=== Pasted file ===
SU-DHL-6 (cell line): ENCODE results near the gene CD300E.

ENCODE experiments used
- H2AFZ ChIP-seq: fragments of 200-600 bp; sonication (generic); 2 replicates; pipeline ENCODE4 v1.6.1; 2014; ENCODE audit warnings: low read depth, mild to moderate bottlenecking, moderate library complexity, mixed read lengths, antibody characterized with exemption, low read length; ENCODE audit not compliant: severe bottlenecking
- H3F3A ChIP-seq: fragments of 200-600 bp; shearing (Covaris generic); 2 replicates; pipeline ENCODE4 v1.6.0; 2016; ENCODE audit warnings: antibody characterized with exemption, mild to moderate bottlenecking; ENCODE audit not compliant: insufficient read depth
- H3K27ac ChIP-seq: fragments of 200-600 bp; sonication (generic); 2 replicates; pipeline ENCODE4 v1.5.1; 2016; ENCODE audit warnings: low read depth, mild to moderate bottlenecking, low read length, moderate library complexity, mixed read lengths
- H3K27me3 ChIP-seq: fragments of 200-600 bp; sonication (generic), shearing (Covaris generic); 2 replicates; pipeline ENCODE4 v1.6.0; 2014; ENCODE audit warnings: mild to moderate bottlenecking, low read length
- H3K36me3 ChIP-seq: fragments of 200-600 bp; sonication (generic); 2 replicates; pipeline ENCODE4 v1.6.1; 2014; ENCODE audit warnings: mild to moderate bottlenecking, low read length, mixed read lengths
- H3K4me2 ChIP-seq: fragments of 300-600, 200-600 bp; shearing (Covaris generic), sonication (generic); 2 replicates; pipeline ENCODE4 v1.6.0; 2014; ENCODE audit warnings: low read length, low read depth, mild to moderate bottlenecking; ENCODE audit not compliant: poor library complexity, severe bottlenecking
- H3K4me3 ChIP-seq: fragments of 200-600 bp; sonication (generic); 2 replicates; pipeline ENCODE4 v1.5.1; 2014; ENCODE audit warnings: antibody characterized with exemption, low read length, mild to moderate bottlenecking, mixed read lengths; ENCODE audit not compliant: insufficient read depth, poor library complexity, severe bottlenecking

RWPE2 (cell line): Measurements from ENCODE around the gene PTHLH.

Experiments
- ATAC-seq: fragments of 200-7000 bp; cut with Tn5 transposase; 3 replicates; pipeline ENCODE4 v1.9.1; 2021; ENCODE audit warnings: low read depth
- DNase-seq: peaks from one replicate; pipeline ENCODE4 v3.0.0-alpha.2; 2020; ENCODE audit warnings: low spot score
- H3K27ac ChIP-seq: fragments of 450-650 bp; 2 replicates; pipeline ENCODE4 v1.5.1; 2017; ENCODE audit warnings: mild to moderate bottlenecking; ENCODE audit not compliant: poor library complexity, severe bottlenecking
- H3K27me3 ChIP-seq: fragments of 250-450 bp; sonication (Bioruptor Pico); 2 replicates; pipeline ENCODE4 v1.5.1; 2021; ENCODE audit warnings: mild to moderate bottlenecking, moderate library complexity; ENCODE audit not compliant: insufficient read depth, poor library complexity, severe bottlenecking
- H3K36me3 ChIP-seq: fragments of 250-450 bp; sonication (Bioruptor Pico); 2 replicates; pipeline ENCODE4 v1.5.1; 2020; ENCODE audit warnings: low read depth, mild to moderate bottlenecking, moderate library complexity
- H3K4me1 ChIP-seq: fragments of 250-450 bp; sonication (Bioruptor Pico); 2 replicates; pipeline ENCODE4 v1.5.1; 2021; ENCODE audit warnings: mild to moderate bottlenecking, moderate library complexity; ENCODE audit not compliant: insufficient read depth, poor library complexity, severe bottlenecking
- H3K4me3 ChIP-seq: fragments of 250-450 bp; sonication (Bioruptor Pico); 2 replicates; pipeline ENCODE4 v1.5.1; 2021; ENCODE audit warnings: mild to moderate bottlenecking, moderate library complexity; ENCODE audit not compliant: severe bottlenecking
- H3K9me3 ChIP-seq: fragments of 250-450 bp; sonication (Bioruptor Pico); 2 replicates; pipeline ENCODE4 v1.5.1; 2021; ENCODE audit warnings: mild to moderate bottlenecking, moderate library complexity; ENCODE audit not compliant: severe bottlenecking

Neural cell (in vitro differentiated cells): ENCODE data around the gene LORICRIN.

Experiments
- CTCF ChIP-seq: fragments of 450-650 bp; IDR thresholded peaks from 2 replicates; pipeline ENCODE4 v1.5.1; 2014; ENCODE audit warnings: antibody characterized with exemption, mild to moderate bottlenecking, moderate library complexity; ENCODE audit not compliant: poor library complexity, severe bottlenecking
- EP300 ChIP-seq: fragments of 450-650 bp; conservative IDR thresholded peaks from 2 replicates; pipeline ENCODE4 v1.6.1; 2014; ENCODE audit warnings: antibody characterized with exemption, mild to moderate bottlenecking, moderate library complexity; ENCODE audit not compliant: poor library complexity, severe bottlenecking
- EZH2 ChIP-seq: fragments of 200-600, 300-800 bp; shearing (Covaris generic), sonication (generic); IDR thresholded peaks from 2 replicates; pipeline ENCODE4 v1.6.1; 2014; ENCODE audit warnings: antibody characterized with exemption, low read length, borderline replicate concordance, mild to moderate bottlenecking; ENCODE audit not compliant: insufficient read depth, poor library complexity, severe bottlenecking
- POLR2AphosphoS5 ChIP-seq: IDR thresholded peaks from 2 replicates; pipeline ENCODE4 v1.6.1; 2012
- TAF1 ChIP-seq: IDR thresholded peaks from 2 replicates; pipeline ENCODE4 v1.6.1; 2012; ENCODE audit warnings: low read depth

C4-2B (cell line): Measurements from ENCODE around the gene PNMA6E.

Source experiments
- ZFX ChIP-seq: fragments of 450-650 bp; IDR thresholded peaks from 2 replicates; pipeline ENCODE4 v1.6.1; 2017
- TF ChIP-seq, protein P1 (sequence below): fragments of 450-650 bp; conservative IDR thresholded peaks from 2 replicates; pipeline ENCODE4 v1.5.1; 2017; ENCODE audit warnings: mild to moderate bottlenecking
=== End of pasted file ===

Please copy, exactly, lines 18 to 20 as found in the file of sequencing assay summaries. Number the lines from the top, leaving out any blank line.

- H3K4me3 ChIP-seq: fragments of 250-450 bp; sonication (Bioruptor Pico); 2 replicates; pipeline ENCODE4 v1.5.1; 2021; ENCODE audit warnings: mild to moderate bottlenecking, moderate library complexity; ENCODE audit not compliant: severe bottlenecking
- H3K9me3 ChIP-seq: fragments of 250-450 bp; sonication (Bioruptor Pico); 2 replicates; pipeline ENCODE4 v1.5.1; 2021; ENCODE audit warnings: mild to moderate bottlenecking, moderate library complexity; ENCODE audit not compliant: severe bottlenecking

Neural cell (in vitro differentiated cells): ENCODE data around the gene LORICRIN.